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An orange wave for truth and change

Canada Day celebrations were replaced this year with calls for truth and reconciliation during a vigil and march through Guelph Thursday afternoon

There was little cause for Canada Day celebrations or patriotic flag waving among the more than 300 people that gathered on the stairs and street below the Basilica of Our Lady Immaculate Thursday afternoon.

Some made calls to never celebrate Canada Day again and even challenged the legitimacy of Canada as a nation.

The Cancel Canada Day: Solidarity with Indigenous People event was one of many protest rallies held in cities across the country in response to the growing number of unmarked graves being unearthed at the sites of former residential schools.  

“It started off with 215 and the numbers are getting bigger,” said indigenous elder Maani Anne Cheesequay. “The places are being acknowledged slowly but surely.”

The boarding schools in the residential schools’ system, that started in 1880, were typically operated by religious organizations, including the Catholic Church, in coordination with the Canadian Government.  

The stated goal was “to kill the Indian in the child” and assimilate them into the white, European, culture of colonial settlers. The children were often forcibly removed and taken long distances from their families and communities to limit contact with Indigenous influences.

That experience alone was traumatizing to the child, but many were physically, sexually and emotionally abused. The neglect and abuse contributed to unusually high levels of illness and death that were documented by the Department of Indian Affairs as early as 1907.

Nevertheless, the schools remained open for another 90 years, in some cases.

“Aboriginal people’s children, three years old, were being stolen, kidnapped from their parents,” said Cheesequak. “We are collectively mourning but we are also collectively acting. Empowering ourselves to rise up together. Support one another shoulder to shoulder.”

Indigenous leaders such as Cheesequak and guest speaker, Skyler Williams from Six Nations, consider the discovery of the unmarked graves a vindication of what residential school survivors have been claiming for years.

They are hopeful that the revelations will help mobilize the public to put pressure on the government to follow through with the 94 calls to action, agreed upon as part of the Truth and Reconciliation Commission as well as settle in good faith many ongoing land claims and other First Nations’ disputes.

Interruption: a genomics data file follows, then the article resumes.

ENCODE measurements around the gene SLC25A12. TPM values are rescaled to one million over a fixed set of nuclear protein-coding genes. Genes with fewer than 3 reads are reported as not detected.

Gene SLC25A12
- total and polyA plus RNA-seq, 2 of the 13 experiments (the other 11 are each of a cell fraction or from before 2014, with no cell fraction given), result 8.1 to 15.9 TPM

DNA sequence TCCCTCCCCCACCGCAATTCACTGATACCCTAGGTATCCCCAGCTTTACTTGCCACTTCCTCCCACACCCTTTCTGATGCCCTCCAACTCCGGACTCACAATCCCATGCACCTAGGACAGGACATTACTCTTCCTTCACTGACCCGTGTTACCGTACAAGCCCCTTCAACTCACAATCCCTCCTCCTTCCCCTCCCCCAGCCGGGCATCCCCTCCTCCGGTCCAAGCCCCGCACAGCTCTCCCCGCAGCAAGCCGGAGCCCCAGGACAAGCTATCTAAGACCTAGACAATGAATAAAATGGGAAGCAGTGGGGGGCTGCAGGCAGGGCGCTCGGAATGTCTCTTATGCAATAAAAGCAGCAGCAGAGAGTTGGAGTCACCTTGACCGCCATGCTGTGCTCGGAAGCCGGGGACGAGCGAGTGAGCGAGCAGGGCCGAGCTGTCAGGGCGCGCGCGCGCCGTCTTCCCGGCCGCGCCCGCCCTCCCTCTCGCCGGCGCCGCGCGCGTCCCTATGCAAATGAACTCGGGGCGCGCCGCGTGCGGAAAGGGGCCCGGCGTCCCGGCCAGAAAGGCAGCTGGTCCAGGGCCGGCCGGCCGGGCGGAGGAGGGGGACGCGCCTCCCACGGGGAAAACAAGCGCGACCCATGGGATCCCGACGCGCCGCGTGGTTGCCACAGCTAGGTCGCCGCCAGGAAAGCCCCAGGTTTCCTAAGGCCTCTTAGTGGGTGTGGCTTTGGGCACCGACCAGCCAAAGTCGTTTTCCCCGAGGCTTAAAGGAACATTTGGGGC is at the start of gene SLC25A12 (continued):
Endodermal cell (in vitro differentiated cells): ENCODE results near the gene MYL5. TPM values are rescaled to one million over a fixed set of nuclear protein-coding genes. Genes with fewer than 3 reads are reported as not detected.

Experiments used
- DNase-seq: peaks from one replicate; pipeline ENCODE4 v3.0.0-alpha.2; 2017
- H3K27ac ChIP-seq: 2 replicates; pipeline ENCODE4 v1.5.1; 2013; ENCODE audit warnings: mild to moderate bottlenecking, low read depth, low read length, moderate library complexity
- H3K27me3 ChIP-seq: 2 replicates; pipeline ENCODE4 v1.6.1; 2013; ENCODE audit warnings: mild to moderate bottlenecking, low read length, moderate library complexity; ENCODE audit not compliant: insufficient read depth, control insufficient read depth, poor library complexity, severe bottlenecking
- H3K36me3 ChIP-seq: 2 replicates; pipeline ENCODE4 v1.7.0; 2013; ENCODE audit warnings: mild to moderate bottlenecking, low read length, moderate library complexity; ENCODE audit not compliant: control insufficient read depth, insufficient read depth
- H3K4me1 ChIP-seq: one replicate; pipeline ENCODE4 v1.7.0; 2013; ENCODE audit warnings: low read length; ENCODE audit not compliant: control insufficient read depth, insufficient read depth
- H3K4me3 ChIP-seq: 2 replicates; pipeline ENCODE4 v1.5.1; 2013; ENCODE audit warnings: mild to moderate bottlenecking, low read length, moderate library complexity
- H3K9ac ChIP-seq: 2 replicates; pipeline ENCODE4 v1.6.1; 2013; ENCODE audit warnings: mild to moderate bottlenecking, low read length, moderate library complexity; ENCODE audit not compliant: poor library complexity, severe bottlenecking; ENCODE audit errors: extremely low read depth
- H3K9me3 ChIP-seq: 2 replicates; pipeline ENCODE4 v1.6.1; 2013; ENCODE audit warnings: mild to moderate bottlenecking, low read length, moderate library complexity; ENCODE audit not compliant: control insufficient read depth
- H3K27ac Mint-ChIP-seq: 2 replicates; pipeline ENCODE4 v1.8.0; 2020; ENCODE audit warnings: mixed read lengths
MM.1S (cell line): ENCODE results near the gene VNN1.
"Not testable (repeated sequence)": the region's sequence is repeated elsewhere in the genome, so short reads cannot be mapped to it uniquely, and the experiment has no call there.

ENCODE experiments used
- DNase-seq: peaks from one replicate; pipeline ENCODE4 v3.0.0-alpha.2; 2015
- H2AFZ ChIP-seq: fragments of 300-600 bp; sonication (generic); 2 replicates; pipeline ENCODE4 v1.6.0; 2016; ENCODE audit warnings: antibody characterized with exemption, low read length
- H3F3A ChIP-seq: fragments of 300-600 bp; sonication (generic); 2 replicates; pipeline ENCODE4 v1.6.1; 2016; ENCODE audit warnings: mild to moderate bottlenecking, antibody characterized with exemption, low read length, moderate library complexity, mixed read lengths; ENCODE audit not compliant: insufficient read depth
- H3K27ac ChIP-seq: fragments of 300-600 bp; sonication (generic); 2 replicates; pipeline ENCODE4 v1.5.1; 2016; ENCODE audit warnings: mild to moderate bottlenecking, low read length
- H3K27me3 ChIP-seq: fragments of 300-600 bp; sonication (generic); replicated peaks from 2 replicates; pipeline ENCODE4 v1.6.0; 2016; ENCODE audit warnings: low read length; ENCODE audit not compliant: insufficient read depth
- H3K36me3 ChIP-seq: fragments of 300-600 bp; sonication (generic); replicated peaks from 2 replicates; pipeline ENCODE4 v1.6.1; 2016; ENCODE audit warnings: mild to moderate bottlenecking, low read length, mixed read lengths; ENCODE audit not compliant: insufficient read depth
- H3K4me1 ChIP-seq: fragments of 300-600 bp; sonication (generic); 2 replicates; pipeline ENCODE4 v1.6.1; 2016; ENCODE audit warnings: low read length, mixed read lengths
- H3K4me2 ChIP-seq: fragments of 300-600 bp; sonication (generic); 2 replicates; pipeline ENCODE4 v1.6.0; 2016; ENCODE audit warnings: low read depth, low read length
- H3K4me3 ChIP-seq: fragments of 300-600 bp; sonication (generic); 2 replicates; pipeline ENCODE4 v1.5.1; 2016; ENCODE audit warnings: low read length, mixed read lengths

“I expect from all of you, now that the wool has come off of your eyes, you can see exactly the trauma, our nations have been dealing with now for 200 years,” said Williams. “This isn’t something that is an historical trauma that we talk about like it happened when the Mayflower got here. This is something that my parents, that my grandparents and now I am dealing with on a daily basis.”

Many at the rally and march wore orange shirts in solidarity with Indigenous people and communities across the country. They wrote messages in chalk on the street below the basilica and drew outlines around the hands and bodies of children to signify the more than 1,500 Indigenous children located in the unmarked graves so far.

The last residential school closed in 1997 but the long-term impact on Indigenous communities has yet to be fully appreciated.

“I have worked very closely with the Woodland Cultural Centre,” said Indigenous entrepreneur and activist, Layla Black. “I have helped with their, Save the Evidence, campaign to preserve the building and turn it into a site of conscience where people can go and learn and hear the stories.”

The Woodland Cultural Centre in Brantford is on the site of a former residential school that was bought by Six Nations and converted into a museum:

“I’ve had the chance to speak to many survivors and there is one story that always sticks out for me,” said Black.  “It was from a survivor named Geronimo Henry who went to the school when he was five years old, and he didn’t leave until he was 16.”

Henry’s story illustrates the emotional impact of being isolated from family and community.

“He said to me, ‘Layla, in those 11 years I never once heard the words, I love you’”, said Black. “Just sit with that for a moment. As a generational survivor, I can tell you, that affects how you parent your children. That affects how you show love to your children and now as this next generation we are processing this. We are finally understanding it and we are strong enough to heal from it.”

Henry was denied his right to his culture and his language and Black felt compelled to symbolically right that wrong.

“One of the words I would like to teach everyone today in honour of all those children, that never heard the words I love you, is a Mohawk word,” she said. “Repeat after me, it can be a little tricky, konoronhkwa.”

The crowd repeated the word, konoronhkwa, a few times with Black.  

“Konoronhkwa, means I love you,” she said. “We love you. We are here for you. We’re here today, not to bash Canada as easy as it is to get really angry. We’re here today because we are ready to walk. We’re ready to walk together, not just take a step. We are ready to walk side by side down this road, down this river of life.”

Troy Bridgeman

About the Author: Troy Bridgeman

Troy Bridgeman is a multi-media journalist that has lived and worked in the Guelph community his whole life. He has covered news and events in the city for more than two decades.
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